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Offer to make amends

The Defamation Act 2005 (SA) provides a streamlined approach to resolve disputes without litigation and encourage speedy settlement.

If a publisher receives a written notice from a person claiming to have been defamed, the publisher can make an “offer to make amends”. The offer must include publishing a reasonable correction and paying expenses reasonably incurred by the person defamed. The offer may also include an apology and compensation. Such an offer must be made within 28 days of receiving the notice. If the offer is accepted, that is the end of the matter.

If the offer is not accepted but is later found to have been “reasonable”, then the fact that an offer was made in an appropriate form and within an appropriate time will provide the publisher with a defence to the action.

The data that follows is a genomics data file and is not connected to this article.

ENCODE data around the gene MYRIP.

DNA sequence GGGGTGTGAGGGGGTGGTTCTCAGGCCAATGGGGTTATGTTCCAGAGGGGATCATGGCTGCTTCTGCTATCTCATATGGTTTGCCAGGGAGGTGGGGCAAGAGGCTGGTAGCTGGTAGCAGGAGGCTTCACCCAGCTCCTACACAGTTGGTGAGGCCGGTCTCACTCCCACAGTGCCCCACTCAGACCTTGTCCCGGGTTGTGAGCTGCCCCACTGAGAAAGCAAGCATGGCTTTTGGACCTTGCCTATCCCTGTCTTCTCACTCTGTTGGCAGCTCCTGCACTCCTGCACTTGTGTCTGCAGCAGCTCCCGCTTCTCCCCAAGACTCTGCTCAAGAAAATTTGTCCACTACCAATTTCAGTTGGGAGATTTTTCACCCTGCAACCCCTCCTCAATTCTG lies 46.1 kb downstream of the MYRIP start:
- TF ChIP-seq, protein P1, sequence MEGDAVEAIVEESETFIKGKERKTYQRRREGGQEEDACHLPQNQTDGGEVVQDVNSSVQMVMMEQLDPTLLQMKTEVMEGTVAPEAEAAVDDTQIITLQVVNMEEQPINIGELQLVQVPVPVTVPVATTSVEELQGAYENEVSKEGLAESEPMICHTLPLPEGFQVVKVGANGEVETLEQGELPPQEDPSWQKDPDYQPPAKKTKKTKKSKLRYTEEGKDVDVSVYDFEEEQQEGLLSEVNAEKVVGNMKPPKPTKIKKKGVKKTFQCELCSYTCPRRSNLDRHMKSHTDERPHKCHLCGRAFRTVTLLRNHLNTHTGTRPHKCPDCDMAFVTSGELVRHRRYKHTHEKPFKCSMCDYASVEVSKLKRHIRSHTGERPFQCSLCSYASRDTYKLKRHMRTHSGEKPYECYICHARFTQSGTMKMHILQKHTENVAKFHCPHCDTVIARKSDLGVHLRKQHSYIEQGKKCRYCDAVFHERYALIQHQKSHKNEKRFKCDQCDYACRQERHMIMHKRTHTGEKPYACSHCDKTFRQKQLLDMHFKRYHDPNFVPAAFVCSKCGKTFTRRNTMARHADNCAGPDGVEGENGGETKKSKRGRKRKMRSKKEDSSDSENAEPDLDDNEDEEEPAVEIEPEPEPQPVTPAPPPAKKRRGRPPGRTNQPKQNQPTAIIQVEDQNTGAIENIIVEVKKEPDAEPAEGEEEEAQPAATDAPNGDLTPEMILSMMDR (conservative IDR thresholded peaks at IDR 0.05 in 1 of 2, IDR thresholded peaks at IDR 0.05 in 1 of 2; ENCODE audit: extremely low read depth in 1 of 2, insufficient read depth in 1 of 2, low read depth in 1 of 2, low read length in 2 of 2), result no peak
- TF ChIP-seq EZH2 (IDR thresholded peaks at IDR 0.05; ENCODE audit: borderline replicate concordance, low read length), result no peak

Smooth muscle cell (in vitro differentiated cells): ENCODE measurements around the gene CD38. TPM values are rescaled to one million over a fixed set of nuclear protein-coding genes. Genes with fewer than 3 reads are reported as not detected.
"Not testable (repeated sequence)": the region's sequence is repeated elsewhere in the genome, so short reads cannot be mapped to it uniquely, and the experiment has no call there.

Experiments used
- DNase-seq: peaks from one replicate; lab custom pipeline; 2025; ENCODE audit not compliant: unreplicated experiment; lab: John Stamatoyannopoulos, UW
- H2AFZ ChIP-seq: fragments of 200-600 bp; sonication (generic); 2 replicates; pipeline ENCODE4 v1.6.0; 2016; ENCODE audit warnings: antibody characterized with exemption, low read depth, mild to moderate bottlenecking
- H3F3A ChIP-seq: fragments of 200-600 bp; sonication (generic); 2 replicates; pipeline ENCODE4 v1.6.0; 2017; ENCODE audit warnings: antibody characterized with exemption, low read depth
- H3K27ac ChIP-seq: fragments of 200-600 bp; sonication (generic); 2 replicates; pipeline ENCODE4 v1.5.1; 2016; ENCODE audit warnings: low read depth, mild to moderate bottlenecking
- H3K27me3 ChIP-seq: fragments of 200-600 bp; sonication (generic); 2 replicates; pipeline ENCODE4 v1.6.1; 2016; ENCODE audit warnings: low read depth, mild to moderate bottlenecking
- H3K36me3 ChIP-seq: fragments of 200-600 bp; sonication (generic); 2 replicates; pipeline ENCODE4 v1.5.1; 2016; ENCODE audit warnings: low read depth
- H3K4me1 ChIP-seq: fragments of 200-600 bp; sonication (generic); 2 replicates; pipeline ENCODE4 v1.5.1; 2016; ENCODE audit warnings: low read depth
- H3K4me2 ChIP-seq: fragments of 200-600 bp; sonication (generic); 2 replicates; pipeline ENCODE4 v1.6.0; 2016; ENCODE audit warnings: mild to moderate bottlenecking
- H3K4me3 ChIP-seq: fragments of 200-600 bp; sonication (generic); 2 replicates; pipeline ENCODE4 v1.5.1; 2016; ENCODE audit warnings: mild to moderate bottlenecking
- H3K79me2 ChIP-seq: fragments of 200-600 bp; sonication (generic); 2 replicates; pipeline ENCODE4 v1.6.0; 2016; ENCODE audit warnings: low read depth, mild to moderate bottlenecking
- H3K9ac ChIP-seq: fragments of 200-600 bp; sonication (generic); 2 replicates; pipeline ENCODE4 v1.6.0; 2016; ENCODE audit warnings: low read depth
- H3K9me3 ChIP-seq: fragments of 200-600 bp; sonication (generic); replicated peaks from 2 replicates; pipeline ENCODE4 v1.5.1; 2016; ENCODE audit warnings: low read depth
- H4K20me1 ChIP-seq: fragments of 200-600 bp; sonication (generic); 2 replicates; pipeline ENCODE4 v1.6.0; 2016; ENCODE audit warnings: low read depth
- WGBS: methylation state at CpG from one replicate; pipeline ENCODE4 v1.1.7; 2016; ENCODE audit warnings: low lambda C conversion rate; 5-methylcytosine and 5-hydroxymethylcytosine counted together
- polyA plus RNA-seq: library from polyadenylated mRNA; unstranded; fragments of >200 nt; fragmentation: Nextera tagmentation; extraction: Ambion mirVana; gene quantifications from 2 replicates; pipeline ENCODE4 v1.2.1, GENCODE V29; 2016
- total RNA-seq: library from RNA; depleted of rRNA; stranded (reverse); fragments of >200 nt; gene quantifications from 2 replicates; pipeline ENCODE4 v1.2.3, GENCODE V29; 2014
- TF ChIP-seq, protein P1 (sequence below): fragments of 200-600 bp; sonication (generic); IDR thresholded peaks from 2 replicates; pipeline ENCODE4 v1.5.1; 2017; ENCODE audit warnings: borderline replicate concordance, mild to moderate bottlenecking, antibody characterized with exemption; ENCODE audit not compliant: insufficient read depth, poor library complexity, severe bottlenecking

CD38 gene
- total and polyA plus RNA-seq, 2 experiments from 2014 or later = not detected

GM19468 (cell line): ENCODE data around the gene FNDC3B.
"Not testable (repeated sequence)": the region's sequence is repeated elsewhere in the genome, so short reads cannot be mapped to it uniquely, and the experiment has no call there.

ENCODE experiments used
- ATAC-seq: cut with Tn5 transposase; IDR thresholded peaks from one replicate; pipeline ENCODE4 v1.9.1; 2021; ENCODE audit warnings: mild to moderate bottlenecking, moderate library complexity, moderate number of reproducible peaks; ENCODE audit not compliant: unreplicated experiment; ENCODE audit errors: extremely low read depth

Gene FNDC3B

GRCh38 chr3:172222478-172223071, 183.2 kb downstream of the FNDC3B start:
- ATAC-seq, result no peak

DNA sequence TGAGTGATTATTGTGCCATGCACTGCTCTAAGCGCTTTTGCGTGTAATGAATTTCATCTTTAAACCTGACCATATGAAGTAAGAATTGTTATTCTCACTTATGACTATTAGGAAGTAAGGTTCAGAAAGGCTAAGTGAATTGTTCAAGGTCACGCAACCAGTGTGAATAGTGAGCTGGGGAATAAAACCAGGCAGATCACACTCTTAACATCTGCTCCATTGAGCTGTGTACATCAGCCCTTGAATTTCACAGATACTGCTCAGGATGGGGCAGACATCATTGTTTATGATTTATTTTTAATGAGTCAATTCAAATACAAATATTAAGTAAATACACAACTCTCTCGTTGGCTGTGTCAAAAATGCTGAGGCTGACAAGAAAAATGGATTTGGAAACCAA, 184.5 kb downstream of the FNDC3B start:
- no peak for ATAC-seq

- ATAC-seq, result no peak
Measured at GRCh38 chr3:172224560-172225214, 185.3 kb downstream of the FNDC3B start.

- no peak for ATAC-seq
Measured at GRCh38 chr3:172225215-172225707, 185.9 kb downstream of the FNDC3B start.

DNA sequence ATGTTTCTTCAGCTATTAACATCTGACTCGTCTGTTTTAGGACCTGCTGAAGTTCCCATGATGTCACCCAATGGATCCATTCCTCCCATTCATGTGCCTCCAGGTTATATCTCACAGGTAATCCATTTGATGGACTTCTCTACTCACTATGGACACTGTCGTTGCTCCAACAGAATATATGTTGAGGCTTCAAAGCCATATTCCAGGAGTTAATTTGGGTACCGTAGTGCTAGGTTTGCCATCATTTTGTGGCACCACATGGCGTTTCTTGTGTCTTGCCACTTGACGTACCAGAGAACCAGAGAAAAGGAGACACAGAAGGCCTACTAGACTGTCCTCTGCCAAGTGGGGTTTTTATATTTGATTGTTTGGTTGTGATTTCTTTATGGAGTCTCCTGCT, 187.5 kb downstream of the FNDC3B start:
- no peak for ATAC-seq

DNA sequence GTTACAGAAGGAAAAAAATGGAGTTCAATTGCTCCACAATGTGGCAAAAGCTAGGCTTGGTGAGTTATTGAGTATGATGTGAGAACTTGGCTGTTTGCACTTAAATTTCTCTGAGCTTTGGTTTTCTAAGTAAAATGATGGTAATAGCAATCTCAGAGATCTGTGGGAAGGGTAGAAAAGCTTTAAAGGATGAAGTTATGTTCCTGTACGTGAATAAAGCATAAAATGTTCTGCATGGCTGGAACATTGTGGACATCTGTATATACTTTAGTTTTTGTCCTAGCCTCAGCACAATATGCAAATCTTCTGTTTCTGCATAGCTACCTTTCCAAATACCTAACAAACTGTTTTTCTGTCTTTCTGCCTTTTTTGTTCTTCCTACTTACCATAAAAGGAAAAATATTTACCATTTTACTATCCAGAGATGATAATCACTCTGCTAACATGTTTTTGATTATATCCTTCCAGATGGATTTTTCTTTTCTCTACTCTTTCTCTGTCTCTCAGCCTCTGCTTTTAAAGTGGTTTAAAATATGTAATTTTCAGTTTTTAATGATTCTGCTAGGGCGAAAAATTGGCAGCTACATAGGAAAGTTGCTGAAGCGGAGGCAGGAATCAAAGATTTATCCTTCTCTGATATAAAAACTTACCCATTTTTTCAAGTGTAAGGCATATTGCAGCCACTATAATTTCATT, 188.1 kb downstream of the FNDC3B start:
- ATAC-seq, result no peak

The making of an offer of amends is without prejudice. That is, a court will not know about the making of an offer until the conclusion of the case when it becomes necessary to determine whether the publisher has a defence (by making the offer) or whether costs are sought.


An apology is not a defence to a claim of defamation. If a publisher apologises, that apology does not constitute an admission of fault and cannot be used to determine liability in a defamation action. It is supposed that a properly published apology minimises the damage done by the original publication. Where an offer of apology is made it can be used as evidence to mitigate (reduce) damages [Defamation Act 2005 (SA) s 36(1)(a)].

    Offer to make amends  :  Last Revised: Tue May 23rd 2006
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